# Where does the term $\log \mu(u \mid s)$ come from?

This question comes from trying to build a SAC model. The action space is derived from a log normal distribution.

If in the appendix c of the original paper the equation for the log policy is:

$$\log \pi(a|s) = \log \mu(u|s) - \sum^D_{i = 1} \log (1 - \tanh^2(u_i))$$

where $$u \in R^D$$ is a random variable, $$\mu(u|s)$$ is the corresponding density wit infinite support (in this case being a Gaussian distribution.)

So, my question is, according to the code, the log probabilities are calculated using the following:

$$\log \mu(u|s) = -0.5 \times \log(2 \times \pi) \times n + \sum (-0.5 \times \epsilon^2 - \log \sigma^2)$$

where $$\epsilon \sim \mathcal{N}(0,1)$$

n = size of log_std vector

The implementation on stable baseline is more complicated.

I want to know where this formula come from because doesn't look normal pdf or log normal pdf.

$$$$\frac{1}{\sigma \sqrt{2 \pi}} e^{\frac{1}{2}(\frac{x-\mu}{\sigma})^2} \\ \frac{1}{x \sigma \sqrt{2 \pi}} e^{ -( \frac{\log(x-\mu)^2}{2\sigma^2})}$$$$

Further elaborations on implementations that i'm trying to understand:

Example 1: Look up log_proba here

The log probability is defined as:

$$\log \pi_\theta = -0.5 \times (n \times \log(2 \pi) + logdetvar + quadratic)$$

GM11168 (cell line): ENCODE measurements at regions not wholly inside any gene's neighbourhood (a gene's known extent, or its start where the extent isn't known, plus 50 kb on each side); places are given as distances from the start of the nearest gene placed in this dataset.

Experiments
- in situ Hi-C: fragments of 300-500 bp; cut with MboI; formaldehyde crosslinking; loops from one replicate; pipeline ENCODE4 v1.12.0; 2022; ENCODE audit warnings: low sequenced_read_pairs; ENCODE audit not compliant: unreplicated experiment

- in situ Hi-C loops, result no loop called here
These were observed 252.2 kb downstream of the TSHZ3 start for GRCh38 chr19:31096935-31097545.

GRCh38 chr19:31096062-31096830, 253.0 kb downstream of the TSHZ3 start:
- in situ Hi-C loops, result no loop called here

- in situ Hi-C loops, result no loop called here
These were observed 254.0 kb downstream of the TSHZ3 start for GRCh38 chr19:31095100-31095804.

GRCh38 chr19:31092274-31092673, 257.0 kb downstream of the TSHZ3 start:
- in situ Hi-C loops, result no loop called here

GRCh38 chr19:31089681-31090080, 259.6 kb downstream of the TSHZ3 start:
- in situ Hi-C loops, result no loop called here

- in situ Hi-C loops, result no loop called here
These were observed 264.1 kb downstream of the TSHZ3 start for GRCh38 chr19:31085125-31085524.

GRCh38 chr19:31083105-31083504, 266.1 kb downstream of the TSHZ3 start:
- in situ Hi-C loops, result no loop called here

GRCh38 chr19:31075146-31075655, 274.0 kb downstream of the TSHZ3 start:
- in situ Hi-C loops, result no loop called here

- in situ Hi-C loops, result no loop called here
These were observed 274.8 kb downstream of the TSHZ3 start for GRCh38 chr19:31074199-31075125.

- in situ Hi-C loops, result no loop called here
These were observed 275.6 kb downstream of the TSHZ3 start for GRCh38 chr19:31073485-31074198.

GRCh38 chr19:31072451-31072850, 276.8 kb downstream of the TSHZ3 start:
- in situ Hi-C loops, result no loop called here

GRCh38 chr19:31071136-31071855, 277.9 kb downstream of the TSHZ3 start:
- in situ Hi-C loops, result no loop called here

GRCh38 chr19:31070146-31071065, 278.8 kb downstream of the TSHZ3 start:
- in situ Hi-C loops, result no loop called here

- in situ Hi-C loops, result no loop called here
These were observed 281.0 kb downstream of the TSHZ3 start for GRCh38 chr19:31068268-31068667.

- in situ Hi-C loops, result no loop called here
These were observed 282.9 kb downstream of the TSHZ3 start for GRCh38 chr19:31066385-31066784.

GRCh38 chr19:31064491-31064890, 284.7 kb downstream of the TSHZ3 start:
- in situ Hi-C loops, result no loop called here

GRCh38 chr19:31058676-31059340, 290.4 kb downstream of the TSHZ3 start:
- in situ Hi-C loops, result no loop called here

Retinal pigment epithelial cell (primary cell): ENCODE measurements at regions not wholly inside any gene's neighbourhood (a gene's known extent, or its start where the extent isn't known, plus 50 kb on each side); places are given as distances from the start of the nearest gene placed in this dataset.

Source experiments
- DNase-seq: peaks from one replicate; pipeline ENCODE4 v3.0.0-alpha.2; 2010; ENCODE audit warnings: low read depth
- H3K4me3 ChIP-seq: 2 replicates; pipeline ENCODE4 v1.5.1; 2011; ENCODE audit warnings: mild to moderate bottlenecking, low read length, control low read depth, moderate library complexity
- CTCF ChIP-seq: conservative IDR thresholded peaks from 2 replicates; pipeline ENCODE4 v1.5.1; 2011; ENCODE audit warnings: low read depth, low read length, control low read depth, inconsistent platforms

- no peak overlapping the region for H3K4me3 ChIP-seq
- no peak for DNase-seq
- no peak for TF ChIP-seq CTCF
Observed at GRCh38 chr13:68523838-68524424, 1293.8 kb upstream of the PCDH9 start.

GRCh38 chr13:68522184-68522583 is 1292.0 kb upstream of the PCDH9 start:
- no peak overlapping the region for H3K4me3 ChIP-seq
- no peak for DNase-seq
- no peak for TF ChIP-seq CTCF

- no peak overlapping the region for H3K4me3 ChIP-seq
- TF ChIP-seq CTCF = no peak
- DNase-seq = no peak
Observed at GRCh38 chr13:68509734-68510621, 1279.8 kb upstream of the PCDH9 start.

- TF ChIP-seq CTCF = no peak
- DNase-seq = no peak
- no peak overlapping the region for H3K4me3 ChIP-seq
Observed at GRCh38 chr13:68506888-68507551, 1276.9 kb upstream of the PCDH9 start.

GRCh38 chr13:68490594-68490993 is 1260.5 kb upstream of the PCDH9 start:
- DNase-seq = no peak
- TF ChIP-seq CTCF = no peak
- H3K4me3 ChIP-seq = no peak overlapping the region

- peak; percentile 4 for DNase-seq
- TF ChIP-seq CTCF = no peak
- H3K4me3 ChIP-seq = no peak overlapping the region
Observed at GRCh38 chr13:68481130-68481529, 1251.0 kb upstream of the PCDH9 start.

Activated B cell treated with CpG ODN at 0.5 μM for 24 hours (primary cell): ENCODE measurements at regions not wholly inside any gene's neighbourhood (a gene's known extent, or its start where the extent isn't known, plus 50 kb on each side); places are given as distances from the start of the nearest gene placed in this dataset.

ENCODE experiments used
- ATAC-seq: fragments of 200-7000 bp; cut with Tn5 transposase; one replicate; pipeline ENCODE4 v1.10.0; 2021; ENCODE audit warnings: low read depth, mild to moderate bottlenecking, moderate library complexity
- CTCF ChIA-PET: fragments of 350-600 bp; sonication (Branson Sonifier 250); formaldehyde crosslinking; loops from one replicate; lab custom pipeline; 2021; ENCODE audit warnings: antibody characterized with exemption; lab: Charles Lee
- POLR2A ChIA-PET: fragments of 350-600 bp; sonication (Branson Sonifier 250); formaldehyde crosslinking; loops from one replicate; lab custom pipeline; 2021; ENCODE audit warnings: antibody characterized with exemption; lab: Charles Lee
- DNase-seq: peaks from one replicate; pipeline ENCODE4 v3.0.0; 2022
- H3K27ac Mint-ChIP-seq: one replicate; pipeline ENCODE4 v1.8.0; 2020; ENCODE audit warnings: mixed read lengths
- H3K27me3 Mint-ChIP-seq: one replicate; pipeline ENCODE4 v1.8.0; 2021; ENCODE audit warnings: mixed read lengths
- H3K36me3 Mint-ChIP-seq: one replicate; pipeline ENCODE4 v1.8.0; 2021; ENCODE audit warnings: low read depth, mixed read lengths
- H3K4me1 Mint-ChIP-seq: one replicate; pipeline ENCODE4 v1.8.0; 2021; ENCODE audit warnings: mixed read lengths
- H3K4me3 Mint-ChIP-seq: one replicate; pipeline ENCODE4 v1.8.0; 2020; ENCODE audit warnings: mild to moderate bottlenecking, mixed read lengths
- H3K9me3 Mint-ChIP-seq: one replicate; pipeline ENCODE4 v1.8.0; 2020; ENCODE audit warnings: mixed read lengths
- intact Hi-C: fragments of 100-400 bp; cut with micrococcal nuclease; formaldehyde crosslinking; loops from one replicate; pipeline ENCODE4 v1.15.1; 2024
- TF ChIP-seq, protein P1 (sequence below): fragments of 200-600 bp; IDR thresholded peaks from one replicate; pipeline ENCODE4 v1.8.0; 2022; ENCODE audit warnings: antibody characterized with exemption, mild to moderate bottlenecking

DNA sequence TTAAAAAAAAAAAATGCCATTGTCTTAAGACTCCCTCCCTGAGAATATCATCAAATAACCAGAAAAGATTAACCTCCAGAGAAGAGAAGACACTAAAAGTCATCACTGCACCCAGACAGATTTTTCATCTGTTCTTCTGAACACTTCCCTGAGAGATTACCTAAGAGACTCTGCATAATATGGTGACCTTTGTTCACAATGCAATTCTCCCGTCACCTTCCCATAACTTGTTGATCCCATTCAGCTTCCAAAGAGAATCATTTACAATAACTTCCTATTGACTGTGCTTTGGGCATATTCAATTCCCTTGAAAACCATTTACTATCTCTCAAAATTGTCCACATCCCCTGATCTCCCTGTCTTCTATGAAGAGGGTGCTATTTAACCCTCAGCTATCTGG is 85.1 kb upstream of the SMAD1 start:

where logdetvar is the log determinant of the variance or $$\log(det(M)) = trace(\log(M))$$

where quadratic seems to be the row sum of ($$x - \mu$$) and the negative variance.

and finally $$n$$ is the number of rows in the log variance.

So example exmaple 1 doesn't look like the either pdf.

Example 2: Stable baselines 3 normal distribution

Stable baselines defines the log probability of the normal distribution as:

$$-((X - \mu)^2) / (2 \times \sigma^2) - \log(\sigma) - \log((2\pi)^2)$$

Again nothing like the pdf of the normal. Can someone explain how they are deriving these different implementations, and where do they come from?

• I am saying, if you are doing RL you will almost certainly not be wanting the CDF, you are wanting the PDF. In SAC, the log of the policy (note, this is not a log-normal distribution) is simply the log of the PDF (in a continuous case) evaluated at the given action. May 8, 2023 at 23:58
• Please, don't provide screenshots. Provide the code, if that's really necessary. We can't directly copy from screenshots and that could be a problem.
– nbro
May 9, 2023 at 8:58
• @DavidIreland is completely right. In SAC you only need the log-probability (not CDF) of actions; the policy is still Gaussian (actually is a SquashedGaussian by tanh to bound actions in $[-1, 1]$), you have the policy net to predict its mean and log-variance (which is later properly exponentiated.) In papers, if you see $\log \pi(a\mid s)$ it's a way to say "the log probability of predicted action $a$ from the policy $\pi$ in state $s$". May 9, 2023 at 15:33
• I'm new to this community, I read the guidelines, I didn't see any violations that I made, if I need to make an edit or clarify I'm happy to. Please be nice, tell me what you aren't liking and I'll do better on future posts. May 9, 2023 at 17:52
• @chadmc You're free to answer or ignore my comments. Mine was a recommendation for you. I was not referring to any specific thing in the on-topic. It was a general suggestion for you to get familiar with the site. Having said that, I think in the past I've answered a similar question (although I didn't even fully read your post), but now I don't want to waste my time searching for it. You can search for it. I wasn't planning to answer your question. I'm here to make this community a better place not just by answering questions, which I already did a lot.